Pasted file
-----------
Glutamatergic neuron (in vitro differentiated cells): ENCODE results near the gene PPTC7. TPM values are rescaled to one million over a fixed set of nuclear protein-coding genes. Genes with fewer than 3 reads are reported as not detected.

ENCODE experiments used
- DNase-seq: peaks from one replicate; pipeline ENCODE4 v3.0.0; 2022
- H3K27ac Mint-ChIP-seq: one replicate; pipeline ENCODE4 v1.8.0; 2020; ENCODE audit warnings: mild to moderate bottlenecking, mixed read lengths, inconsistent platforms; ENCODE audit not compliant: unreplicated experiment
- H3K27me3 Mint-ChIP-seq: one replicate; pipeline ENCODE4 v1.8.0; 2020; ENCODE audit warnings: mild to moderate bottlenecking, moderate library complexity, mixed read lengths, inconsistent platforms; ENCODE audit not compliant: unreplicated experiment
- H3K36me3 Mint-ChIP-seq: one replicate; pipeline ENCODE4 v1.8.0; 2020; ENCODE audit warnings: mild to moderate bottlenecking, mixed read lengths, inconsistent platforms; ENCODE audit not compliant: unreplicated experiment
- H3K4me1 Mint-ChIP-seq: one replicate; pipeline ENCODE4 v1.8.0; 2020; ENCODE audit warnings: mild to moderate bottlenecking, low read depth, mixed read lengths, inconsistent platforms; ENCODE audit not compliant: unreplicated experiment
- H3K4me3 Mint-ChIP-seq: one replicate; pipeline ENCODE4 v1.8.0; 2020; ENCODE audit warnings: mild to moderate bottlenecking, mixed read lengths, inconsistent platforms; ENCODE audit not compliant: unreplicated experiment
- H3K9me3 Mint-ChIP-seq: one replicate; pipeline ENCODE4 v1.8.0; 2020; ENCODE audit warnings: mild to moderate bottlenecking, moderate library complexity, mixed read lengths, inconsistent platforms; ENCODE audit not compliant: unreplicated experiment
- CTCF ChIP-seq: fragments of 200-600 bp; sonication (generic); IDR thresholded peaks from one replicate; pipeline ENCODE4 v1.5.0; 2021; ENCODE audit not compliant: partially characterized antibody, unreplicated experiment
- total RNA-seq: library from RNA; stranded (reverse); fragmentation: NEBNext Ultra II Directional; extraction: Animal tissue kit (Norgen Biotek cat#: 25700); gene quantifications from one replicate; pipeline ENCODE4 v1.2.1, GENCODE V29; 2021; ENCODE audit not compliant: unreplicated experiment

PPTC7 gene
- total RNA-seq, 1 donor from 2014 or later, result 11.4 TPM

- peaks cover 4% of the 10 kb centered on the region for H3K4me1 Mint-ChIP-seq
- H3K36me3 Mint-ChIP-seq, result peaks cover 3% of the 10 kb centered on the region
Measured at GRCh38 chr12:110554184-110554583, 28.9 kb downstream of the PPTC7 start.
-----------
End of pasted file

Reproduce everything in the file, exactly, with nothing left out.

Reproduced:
Glutamatergic neuron (in vitro differentiated cells): ENCODE results near the gene PPTC7. TPM values are rescaled to one million over a fixed set of nuclear protein-coding genes. Genes with fewer than 3 reads are reported as not detected.

ENCODE experiments used
- DNase-seq: peaks from one replicate; pipeline ENCODE4 v3.0.0; 2022
- H3K27ac Mint-ChIP-seq: one replicate; pipeline ENCODE4 v1.8.0; 2020; ENCODE audit warnings: mild to moderate bottlenecking, mixed read lengths, inconsistent platforms; ENCODE audit not compliant: unreplicated experiment
- H3K27me3 Mint-ChIP-seq: one replicate; pipeline ENCODE4 v1.8.0; 2020; ENCODE audit warnings: mild to moderate bottlenecking, moderate library complexity, mixed read lengths, inconsistent platforms; ENCODE audit not compliant: unreplicated experiment
- H3K36me3 Mint-ChIP-seq: one replicate; pipeline ENCODE4 v1.8.0; 2020; ENCODE audit warnings: mild to moderate bottlenecking, mixed read lengths, inconsistent platforms; ENCODE audit not compliant: unreplicated experiment
- H3K4me1 Mint-ChIP-seq: one replicate; pipeline ENCODE4 v1.8.0; 2020; ENCODE audit warnings: mild to moderate bottlenecking, low read depth, mixed read lengths, inconsistent platforms; ENCODE audit not compliant: unreplicated experiment
- H3K4me3 Mint-ChIP-seq: one replicate; pipeline ENCODE4 v1.8.0; 2020; ENCODE audit warnings: mild to moderate bottlenecking, mixed read lengths, inconsistent platforms; ENCODE audit not compliant: unreplicated experiment
- H3K9me3 Mint-ChIP-seq: one replicate; pipeline ENCODE4 v1.8.0; 2020; ENCODE audit warnings: mild to moderate bottlenecking, moderate library complexity, mixed read lengths, inconsistent platforms; ENCODE audit not compliant: unreplicated experiment
- CTCF ChIP-seq: fragments of 200-600 bp; sonication (generic); IDR thresholded peaks from one replicate; pipeline ENCODE4 v1.5.0; 2021; ENCODE audit not compliant: partially characterized antibody, unreplicated experiment
- total RNA-seq: library from RNA; stranded (reverse); fragmentation: NEBNext Ultra II Directional; extraction: Animal tissue kit (Norgen Biotek cat#: 25700); gene quantifications from one replicate; pipeline ENCODE4 v1.2.1, GENCODE V29; 2021; ENCODE audit not compliant: unreplicated experiment

PPTC7 gene
- total RNA-seq, 1 donor from 2014 or later, result 11.4 TPM

- peaks cover 4% of the 10 kb centered on the region for H3K4me1 Mint-ChIP-seq
- H3K36me3 Mint-ChIP-seq, result peaks cover 3% of the 10 kb centered on the region
Measured at GRCh38 chr12:110554184-110554583, 28.9 kb downstream of the PPTC7 start.